WASHINGTON, June 21, 2015 —
Cycling was the main event today in the 2015 Department of Defense Warrior Games underway at Marine Corps Base Quantico in Virginia.
The first heats began around 8:10 a.m., with men’s recumbent bikes, handcycles and tandem recumbents. Lined up behind a “pace-car” motorcycle, the athletes took their focus in the minutes before the race, as the sounds of bells, horns and cheers issued from the crowd and ramped up the tension.
Racing on Wheels
Today’s competitions featured various forms of bicycle, from standard upright bikes to recumbents. Some tandem [two-person] bikes were in the mix, designated by competition rules for sight-impaired athletes, who ride with a guide.
The leadoff men’s heat somehow managed to give the appearance of a motorcycle club -- beards, shades and intent looks were prominent. Women’s recumbent riders started their race a few minutes later, with fewer competitors and what looked to be a tighter grouping at the starting line.
Cycling competition includes hand, recumbent, upright, and tandem -- recumbent and upright -- bicycles.
According to information provided by Games officials, most handcycles are tricycle in form, with two coasting rear wheels and one steerable, powered front wheel. Handcycles come in several styles, making them accessible to people with a range of impairments. A recumbent bicycle is a bicycle that places the rider in a backward-leaning, reclining position.
Recumbents can be categorized depending on wheelbase, wheel sizes, steering system, fairing and front-wheel or rear-wheel drive.
Under the Games’ guidelines, handcyclists, tandem recumbent cyclists and women’s recumbent cyclists race a distance of 10 kilometers, men’s recumbent cyclists and women’s upright cyclists race a distance of 20 kilometers, and men’s upright cyclists and tandem upright cyclists race a distance of 30 kilometers.
Some medal recipients spoke to DoD News reporter Shannon Collins, who reported from Quantico.
Army Sgt. 1st Class Sam Goldenstein, a reservist with the 325th Combat Support Hospital in Independence, Missouri, took gold in the women’s upright open.
“It felt amazing,” she said of the race. “There was a lot of good competition out there. I had a really good time. The course was fun. It was different but it worked out really well. The rain doesn’t bother me. I figured it would be pretty warm enough and dry up today.”
Air Force Capt. Cal Gentry, a contracting officer from Hill Air Force Base, Utah, and the men’s upright open silver medal winner, said, “It felt good, wish it would’ve been gold but it was a good race.”
Gentry said the course was “pretty flat; there was a little headwind coming back toward the south, that made it interesting -- couple crashes out there in the tight corners, almost went down in the second lap, had to break out.”
A number of U.S. Special Operations Command paratroops participated in the medals ceremony, jumping in with flags attached to their chutes:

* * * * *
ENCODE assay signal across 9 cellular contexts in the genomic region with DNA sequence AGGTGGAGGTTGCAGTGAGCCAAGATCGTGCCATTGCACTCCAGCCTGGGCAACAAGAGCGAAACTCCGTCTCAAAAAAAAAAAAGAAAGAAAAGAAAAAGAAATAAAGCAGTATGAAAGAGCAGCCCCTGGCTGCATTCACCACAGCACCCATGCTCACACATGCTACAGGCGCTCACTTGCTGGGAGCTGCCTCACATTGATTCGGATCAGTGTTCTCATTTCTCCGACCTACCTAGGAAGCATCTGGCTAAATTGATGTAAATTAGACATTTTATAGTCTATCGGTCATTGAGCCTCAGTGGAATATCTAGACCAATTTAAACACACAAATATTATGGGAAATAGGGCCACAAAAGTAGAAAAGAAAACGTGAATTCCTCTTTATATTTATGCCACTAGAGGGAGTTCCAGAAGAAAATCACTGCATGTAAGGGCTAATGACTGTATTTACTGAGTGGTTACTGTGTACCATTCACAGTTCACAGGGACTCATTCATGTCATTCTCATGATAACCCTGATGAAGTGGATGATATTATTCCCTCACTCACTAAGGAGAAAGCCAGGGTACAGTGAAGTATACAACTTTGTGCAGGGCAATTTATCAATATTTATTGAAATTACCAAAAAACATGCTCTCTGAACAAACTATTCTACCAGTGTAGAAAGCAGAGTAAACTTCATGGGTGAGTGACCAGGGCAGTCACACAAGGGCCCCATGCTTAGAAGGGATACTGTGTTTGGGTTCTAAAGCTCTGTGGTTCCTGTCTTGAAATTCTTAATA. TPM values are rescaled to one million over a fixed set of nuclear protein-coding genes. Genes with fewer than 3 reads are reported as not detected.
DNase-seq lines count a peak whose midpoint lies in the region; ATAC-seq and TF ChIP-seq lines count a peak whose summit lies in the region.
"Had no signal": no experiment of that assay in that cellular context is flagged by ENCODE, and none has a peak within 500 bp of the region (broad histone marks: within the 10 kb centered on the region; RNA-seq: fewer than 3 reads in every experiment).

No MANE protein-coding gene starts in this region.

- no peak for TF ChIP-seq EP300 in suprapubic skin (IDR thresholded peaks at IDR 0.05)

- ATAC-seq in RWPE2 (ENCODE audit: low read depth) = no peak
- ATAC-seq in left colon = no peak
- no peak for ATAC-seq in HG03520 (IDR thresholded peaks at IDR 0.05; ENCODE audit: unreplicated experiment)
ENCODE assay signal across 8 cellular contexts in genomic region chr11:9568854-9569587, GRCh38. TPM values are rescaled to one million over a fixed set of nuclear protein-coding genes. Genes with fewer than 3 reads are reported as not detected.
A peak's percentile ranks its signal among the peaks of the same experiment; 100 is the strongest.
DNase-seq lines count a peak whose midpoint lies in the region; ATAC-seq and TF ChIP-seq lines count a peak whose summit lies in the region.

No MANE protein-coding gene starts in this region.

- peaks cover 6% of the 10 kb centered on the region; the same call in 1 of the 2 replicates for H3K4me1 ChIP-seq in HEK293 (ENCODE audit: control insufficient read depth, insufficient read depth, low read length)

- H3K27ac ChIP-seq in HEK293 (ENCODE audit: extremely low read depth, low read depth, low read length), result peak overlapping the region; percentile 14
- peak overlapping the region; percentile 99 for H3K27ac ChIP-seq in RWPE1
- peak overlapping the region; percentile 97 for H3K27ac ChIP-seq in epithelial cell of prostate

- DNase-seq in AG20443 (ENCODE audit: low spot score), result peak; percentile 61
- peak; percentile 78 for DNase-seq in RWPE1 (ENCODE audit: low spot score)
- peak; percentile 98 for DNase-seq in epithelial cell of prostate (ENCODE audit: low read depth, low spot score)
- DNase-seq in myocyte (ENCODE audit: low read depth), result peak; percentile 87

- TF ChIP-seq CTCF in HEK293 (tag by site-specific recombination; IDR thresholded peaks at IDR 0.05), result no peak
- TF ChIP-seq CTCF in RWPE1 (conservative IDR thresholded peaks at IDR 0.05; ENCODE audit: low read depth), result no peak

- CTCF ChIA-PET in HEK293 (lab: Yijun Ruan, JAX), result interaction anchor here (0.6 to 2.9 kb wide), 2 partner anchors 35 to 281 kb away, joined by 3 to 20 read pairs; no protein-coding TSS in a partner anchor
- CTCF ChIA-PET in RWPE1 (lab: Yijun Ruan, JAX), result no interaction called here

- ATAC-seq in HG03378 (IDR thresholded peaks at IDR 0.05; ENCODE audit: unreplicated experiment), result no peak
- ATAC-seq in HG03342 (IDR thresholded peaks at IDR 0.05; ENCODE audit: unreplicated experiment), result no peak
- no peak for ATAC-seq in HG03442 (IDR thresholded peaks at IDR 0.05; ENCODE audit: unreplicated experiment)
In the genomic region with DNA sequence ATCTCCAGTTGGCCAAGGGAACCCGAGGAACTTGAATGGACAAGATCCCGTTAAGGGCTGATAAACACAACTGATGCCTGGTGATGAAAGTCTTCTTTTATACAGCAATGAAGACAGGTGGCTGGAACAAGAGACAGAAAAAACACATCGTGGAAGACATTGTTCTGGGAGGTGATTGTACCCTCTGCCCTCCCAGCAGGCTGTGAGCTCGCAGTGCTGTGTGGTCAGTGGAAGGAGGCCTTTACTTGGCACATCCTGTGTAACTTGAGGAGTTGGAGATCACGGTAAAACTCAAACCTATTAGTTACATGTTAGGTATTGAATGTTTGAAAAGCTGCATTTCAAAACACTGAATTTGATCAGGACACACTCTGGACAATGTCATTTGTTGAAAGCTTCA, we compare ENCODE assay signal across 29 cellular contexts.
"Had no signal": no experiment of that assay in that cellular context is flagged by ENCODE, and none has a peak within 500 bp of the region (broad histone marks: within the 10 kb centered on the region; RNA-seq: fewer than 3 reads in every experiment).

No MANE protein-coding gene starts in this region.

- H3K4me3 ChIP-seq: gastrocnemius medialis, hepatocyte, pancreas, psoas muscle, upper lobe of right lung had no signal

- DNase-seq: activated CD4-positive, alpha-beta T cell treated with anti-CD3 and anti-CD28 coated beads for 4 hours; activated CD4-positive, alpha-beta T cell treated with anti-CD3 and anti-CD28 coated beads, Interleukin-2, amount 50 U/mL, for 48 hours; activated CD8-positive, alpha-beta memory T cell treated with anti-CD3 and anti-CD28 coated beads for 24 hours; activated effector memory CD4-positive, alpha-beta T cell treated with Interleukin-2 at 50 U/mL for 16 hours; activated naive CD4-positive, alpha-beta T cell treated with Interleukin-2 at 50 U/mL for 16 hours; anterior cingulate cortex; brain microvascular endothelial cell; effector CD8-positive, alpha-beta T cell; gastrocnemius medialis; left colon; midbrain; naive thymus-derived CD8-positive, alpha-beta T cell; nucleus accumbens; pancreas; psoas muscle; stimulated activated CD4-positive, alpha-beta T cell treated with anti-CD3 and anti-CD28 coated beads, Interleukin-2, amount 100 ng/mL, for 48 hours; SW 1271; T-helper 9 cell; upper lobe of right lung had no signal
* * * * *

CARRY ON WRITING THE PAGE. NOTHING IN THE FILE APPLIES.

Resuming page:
-- DoD civilian Chip Bowlin, carrying U.S. and U.K. flags;
-- Army Lt. Col. Ken Aets with the Army flag;
-- Marine Corps Lt. Col. Will Wando with the Corps flag;
-- Navy Lt. Commander Lauro Luna flying the Navy Flag;
-- Civilian Andy Serrano with the Air Force flag; and,
-- Civilian Keith Walters with the Socom flag.
The lead jumper handed the first set of medals to Vice Admiral Michelle Howard, vice chief of Navy operations.
2015 DoD Warrior Games Events
The Games feature eight adaptive sports: archery, cycling, field, shooting, sitting volleyball, swimming, track, and wheelchair basketball. Each service will also nominate competitors for the Ultimate Champion, a multi-sport event in which service members and veterans compete against each other in a variety of disciplines.
Wounded, ill and injured service members and veterans qualified for this year’s Games by participating in structured camps, clinics, trials and daily adaptive sports activities nationwide with support from DoD’s Office of Warrior Care Policy “MASP,” or Military Adaptive Sports Program.
Since its inception in 2011, the department’s Military Adaptive Sports Program has helped wounded, ill and injured service members recover and rehabilitate for transition back into their military units or into civilian society.
Task Force Warrior Games commander, Marine Corps Maj. Gen. Juan G. Ayala, wrote in a welcome letter to participants that he congratulates “the more than 240 … participants for their outstanding dedication and achievement in earning their places at the 2015 Games.”
The athletes, Ayala wrote, “represent the courage, strength and skill that exemplify the best of our military services. I also thank the caregivers, families, and the support organizations that have helped these athletes along the way.”
(Follow Karen Parrish on Twitter: @parrishDoDNews)